A success story of an Engineering student

Mohammad Maarouf, the recipient of The Peter Kohler Engineering Scholarship:

“I like to see how things are built”

Feb 19th, 2021
By Adrian Dobre

The Peter Kohler Engineering Scholarship was established through a generous gift from Peter Kohler. This scholarship is valued at $50,000 per student and is awarded in the amount of $10,000 per year for five years, with renewal subject to the recipient maintaining the minimum academic requirements for a scholarship and funds remaining available. The scholarship will be awarded annually to one student enrolled in the Memorial University Faculty of Engineering and Applied Science Co-operative Education Program. The recipient must demonstrate high academic ability, with preference given to students who attended and graduated from high school in Newfoundland and Labrador and who demonstrate financial need. This year’s recipient is Mohammad Maarouf.

Mohammad graduated from Holy Heart High School in June 2020 and started the Engineering program that September, same year. He is originally from Syria. Mohammad and his family arrived in Newfoundland and Labrador in 2016 as political refugees, after spending nearly three years in a camp in Lebanon. Mohammad is the eldest of four children with one brother and two sisters. “My little brother was less than a year old when we left Syria. All his memories are from here,” Mohammad said. “It's different for me. Sometimes, I miss my friends over there. My grandparents died when we left Syria, but I have classmates from elementary school or relatives who still live in Syria or Lebanon.” Although his family has been adapting to the Canadian culture, they try to keep their traditions alive. “We get together with other Syrian families from time to time on the weekends. My mom makes food that we used to have back home. It does not always taste the same because we cannot find all the ingredients here, but it gets better with time. As more people from the Middle East have moved to St. John’s, a few grocery stores have recently opened that carry such spices.” In Syria, Mohammad would have maybe one day of snow a year and that would be a big holiday for everyone. Over the past four years, Mohammad has gotten used to the capricious weather in Newfoundland. Although NL is much colder and gets more snow than Syria, he goes outside and tries to enjoy the weather.


Mohammad wanted to attend the Faculty of Engineering because he enjoyed his high school physics classes and was very comfortable with numbers. “I also like to see how things are built and that's what we do in engineering”, Mohammad said. “My first discipline choice is Mechanical Engineering, because I am interested in how things move. My second choice is ONAE. I have a friend in St. John’s who is a researcher in the field and he always tells me how cool it is to build ship structures.”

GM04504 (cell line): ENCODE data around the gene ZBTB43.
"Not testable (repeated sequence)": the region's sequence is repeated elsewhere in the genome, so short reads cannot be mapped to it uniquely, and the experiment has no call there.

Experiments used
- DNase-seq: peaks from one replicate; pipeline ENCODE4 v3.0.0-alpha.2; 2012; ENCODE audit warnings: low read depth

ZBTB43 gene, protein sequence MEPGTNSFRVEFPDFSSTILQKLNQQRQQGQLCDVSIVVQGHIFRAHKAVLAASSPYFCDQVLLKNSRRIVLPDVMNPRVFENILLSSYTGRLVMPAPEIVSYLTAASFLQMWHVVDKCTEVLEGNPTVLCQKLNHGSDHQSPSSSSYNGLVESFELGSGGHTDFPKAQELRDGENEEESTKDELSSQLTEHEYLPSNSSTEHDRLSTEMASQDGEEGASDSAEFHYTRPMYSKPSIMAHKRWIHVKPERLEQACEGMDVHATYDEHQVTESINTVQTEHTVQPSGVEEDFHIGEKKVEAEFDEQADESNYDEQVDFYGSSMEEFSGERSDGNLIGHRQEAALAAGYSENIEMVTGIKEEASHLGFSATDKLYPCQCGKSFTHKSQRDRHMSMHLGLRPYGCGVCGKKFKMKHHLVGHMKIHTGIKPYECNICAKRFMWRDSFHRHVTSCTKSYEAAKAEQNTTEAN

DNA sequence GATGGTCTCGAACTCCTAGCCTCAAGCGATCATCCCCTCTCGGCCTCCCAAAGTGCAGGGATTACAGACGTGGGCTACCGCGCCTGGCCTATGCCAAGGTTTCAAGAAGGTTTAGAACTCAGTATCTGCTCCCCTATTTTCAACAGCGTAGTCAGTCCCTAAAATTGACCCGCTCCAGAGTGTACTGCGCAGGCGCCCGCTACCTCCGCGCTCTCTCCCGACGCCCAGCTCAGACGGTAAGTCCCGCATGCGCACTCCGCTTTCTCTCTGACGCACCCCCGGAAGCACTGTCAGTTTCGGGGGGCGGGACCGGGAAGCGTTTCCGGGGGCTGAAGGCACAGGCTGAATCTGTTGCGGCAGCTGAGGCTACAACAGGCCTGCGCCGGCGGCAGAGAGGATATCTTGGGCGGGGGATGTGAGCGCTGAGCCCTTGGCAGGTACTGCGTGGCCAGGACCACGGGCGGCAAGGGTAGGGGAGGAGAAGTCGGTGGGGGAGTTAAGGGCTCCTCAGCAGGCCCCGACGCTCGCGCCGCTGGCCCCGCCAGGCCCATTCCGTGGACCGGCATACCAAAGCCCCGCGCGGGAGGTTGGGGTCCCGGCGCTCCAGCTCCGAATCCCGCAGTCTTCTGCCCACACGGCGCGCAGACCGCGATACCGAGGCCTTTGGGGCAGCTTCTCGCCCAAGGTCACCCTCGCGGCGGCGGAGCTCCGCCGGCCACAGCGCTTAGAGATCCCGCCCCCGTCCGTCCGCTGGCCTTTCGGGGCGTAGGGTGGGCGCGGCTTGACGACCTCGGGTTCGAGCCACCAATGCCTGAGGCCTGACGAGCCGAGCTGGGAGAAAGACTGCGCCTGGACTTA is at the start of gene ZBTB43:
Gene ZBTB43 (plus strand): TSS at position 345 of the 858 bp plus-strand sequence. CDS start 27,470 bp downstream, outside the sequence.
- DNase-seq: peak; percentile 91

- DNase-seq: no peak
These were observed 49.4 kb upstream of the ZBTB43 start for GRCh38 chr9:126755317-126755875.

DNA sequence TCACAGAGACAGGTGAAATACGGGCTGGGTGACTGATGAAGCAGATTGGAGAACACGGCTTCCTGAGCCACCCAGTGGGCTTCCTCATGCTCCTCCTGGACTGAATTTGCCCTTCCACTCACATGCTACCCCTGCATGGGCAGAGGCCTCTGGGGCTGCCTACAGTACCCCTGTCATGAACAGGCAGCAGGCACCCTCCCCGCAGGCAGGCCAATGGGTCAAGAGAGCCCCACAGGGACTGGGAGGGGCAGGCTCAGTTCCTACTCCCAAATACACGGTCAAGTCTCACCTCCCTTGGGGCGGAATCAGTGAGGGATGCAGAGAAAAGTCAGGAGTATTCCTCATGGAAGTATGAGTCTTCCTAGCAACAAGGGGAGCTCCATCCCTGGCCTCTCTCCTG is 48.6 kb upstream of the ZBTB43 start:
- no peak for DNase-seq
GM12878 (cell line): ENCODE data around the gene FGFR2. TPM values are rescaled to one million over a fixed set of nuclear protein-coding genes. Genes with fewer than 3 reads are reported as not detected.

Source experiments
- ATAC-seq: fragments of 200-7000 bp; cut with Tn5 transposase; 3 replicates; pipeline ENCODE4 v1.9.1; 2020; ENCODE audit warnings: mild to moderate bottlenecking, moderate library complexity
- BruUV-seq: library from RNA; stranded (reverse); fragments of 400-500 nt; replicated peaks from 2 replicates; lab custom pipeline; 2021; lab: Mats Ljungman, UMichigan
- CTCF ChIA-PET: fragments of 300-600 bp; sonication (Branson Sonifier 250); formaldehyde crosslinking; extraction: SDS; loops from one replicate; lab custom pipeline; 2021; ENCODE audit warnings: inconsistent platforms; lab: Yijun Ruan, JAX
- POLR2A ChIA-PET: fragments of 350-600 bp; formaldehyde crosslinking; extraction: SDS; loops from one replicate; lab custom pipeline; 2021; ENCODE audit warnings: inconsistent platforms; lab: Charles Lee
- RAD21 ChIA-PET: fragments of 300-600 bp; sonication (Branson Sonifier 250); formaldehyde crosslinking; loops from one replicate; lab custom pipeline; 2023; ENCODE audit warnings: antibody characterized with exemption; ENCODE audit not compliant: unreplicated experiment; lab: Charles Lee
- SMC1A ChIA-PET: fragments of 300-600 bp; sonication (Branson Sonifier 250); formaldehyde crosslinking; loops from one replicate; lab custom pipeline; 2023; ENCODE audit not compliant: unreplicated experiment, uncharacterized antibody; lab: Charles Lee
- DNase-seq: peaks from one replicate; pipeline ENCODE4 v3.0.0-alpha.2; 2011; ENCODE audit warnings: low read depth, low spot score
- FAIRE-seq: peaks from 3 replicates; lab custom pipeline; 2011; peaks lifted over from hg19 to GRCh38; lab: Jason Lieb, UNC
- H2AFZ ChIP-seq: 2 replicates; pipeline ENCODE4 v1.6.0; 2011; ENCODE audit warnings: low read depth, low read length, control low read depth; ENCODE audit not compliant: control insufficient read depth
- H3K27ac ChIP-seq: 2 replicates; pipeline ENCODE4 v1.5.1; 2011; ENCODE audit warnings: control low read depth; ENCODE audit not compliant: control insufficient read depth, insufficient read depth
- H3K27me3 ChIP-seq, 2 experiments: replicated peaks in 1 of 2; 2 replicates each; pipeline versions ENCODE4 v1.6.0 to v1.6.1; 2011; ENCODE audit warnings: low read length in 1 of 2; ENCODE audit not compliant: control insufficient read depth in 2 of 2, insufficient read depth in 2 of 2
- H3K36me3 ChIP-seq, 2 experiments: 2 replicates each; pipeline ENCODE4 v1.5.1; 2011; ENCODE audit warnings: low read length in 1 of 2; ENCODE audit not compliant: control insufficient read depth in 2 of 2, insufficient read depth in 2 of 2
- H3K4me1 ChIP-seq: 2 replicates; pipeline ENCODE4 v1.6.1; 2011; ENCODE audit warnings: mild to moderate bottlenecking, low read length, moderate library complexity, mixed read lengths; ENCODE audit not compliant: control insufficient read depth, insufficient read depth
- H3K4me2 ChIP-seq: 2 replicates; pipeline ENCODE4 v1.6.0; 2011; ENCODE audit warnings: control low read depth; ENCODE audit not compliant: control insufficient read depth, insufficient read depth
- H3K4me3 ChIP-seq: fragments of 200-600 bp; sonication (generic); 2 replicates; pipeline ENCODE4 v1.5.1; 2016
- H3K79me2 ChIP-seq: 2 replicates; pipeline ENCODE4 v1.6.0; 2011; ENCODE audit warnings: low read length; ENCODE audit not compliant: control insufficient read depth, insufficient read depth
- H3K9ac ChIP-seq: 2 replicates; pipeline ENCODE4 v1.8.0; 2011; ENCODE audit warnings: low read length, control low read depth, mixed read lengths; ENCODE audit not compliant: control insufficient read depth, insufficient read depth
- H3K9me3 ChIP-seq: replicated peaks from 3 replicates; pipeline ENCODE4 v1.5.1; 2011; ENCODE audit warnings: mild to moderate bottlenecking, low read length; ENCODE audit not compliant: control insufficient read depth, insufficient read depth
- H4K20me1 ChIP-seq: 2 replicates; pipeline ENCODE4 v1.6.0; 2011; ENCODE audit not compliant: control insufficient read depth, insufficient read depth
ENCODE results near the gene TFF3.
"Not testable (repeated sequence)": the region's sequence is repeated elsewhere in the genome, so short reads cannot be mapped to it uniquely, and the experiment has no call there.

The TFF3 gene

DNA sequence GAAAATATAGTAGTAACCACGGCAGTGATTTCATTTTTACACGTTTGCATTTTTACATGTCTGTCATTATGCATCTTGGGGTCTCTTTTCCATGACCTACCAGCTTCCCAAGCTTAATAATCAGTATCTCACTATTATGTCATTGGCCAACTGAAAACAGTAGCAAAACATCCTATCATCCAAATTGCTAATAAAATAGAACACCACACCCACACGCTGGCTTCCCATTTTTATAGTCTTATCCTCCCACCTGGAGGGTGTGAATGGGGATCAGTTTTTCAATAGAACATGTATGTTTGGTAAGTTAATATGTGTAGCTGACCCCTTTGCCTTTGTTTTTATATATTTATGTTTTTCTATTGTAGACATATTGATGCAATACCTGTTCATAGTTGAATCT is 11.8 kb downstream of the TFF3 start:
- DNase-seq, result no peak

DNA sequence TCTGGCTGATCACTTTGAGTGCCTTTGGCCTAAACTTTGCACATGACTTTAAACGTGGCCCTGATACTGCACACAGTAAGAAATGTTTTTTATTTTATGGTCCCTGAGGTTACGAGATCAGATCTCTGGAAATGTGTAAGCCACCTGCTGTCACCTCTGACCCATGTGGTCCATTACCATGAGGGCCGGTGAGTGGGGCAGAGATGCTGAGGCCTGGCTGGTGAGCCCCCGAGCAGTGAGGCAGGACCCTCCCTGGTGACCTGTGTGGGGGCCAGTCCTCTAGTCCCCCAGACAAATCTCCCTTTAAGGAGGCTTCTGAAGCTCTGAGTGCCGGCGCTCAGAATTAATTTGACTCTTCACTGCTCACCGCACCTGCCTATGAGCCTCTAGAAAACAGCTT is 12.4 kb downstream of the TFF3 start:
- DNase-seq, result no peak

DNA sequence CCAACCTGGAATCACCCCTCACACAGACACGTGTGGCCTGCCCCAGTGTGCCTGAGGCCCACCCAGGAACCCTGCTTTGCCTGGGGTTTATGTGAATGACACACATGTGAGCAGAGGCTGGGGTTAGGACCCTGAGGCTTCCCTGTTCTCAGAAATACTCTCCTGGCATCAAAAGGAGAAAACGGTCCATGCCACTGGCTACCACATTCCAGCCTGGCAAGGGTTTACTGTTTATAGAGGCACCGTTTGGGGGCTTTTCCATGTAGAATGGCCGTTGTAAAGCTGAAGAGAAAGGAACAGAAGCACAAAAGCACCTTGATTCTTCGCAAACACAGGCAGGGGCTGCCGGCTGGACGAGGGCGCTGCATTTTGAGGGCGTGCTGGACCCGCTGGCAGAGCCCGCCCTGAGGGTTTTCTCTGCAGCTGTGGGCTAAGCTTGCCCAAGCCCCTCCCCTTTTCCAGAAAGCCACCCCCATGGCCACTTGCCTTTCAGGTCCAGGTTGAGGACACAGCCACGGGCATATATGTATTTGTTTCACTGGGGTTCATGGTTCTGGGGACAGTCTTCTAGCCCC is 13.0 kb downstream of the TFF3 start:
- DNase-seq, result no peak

I asked Mohammad how he felt about being a university student. “Good”, came the quick answer. “It's different because everything is online.” He does not have many friends who are also taking engineering classes to be able to work with. Being online makes it difficult for almost all of our first-year students to make connections and meet people. “The only interaction I have with my classmates is during the live engineering tutorials or labs, which I enjoy the most”, Mohammad continued.

He does well academically, but if he had to choose one engineering course that was his most challenging, he would pick ENGI 1020 Introduction to Programming without any hesitation. “I took the class in the fall. It was a little challenging, because I had no prior exposure to programming before coming to Memorial. Also, being in my first semester as a university student, it took some time to find my way around. I wish I had taken full advantage of the great resources the Faculty of Engineering has to offer students. For example, I did not attend as many Supplemental Instruction sessions as I would have liked. This semester is different. I am attending ENGI 1010 SI sessions. Interacting with peers, discussing topics learned in class and going over examples is very beneficial.”

While other students might be quick to spend some of their scholarship money on gifts for themselves or their families, Mohammad has no such plans. “If I buy anything it will be a chocolate cake to celebrate with my family. The scholarship money is a big help for me and my family who have just started a new life in Canada. My focus is to work hard every day to meet the academic requirements to maintain the scholarship each year.”

Good luck with your Canadian dreams, Mohammad!